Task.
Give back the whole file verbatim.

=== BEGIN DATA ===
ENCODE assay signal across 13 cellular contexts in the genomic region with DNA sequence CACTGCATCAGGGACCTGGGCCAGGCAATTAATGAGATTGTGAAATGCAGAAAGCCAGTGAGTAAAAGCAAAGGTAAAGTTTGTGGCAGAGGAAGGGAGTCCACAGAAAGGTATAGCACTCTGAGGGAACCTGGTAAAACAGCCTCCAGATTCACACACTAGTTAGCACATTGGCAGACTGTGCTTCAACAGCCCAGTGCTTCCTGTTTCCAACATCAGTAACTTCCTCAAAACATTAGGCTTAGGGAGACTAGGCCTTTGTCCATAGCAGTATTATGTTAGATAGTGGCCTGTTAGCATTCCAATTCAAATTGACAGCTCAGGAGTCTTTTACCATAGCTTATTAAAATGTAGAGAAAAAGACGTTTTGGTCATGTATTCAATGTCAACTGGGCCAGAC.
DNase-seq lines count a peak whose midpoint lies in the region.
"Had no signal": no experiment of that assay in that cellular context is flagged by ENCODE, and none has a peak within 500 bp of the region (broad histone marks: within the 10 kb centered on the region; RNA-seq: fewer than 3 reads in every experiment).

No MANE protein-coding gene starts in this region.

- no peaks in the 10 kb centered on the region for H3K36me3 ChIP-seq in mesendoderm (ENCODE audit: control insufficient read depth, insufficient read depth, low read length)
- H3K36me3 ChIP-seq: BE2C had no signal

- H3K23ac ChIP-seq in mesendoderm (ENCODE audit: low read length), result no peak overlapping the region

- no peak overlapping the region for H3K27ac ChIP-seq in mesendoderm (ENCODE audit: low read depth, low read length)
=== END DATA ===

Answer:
ENCODE assay signal across 13 cellular contexts in the genomic region with DNA sequence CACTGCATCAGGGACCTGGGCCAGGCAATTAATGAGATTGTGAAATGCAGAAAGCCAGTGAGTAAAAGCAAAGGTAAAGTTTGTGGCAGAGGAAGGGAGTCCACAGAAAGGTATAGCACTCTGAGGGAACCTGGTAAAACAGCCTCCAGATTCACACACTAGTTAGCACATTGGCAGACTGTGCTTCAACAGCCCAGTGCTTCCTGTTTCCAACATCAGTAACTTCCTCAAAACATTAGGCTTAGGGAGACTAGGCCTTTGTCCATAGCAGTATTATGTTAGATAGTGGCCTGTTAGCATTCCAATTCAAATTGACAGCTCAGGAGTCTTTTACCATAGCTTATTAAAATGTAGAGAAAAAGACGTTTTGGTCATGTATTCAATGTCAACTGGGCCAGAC.
DNase-seq lines count a peak whose midpoint lies in the region.
"Had no signal": no experiment of that assay in that cellular context is flagged by ENCODE, and none has a peak within 500 bp of the region (broad histone marks: within the 10 kb centered on the region; RNA-seq: fewer than 3 reads in every experiment).

No MANE protein-coding gene starts in this region.

- no peaks in the 10 kb centered on the region for H3K36me3 ChIP-seq in mesendoderm (ENCODE audit: control insufficient read depth, insufficient read depth, low read length)
- H3K36me3 ChIP-seq: BE2C had no signal

- H3K23ac ChIP-seq in mesendoderm (ENCODE audit: low read length), result no peak overlapping the region

- no peak overlapping the region for H3K27ac ChIP-seq in mesendoderm (ENCODE audit: low read depth, low read length)